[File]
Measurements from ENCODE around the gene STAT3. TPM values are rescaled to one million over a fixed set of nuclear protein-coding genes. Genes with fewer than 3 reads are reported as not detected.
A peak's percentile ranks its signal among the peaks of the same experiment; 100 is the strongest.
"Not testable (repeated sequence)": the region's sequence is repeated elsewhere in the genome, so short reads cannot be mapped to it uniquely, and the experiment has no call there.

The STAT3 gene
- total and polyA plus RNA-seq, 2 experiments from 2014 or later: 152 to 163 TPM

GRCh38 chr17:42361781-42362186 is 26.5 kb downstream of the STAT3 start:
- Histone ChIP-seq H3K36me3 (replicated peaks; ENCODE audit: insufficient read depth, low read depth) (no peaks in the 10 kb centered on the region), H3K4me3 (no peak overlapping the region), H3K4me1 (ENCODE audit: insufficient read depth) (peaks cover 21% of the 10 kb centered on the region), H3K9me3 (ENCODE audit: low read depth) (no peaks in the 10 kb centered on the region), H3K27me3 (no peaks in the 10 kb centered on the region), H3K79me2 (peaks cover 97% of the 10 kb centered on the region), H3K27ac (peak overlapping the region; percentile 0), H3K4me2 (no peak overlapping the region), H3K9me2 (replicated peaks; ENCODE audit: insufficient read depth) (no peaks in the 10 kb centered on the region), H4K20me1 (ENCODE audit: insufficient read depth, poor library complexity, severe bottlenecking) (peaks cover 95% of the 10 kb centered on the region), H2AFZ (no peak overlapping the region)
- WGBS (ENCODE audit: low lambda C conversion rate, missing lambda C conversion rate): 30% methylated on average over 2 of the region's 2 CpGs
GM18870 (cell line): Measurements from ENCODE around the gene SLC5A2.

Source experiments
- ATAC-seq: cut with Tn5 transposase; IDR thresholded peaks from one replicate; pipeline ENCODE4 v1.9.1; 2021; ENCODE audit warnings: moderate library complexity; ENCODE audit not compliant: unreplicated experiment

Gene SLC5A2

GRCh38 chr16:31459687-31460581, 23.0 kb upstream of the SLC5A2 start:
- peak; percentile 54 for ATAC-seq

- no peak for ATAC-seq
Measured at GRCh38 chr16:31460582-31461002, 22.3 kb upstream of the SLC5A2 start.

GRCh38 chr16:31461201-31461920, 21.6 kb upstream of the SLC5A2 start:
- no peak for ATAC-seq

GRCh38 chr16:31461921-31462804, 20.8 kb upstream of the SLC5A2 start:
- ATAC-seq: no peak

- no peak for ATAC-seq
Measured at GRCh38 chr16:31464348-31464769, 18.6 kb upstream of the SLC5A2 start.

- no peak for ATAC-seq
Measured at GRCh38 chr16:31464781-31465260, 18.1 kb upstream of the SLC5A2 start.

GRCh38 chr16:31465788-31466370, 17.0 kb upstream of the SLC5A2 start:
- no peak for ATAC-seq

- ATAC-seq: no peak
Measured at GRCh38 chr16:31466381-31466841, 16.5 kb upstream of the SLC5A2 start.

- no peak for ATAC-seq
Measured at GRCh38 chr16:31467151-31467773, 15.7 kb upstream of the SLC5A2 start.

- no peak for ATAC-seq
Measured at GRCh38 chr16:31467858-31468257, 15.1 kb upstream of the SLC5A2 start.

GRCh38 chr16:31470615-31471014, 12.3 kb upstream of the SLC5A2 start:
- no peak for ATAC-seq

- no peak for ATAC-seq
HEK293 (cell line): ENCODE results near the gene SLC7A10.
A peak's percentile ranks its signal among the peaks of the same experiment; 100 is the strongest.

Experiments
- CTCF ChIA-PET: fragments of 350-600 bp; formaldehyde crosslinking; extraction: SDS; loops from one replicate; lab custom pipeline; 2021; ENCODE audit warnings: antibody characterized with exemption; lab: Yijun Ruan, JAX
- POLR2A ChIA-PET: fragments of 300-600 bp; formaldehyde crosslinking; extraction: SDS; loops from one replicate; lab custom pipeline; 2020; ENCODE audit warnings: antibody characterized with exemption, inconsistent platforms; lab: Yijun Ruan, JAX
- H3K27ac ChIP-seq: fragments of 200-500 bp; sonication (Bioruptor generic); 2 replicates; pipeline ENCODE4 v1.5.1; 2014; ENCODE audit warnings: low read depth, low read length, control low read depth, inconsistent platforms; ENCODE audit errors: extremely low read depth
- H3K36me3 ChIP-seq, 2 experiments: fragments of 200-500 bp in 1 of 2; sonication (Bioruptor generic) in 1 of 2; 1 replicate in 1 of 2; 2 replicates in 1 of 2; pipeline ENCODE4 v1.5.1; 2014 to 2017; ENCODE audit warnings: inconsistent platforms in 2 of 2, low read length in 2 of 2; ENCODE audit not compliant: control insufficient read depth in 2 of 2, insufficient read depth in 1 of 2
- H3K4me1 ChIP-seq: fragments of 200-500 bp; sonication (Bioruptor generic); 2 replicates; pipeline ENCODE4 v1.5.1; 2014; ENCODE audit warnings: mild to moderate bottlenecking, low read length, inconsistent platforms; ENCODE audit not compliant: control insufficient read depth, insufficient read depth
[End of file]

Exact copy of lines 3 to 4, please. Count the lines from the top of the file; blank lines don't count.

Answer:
"Not testable (repeated sequence)": the region's sequence is repeated elsewhere in the genome, so short reads cannot be mapped to it uniquely, and the experiment has no call there.

The STAT3 gene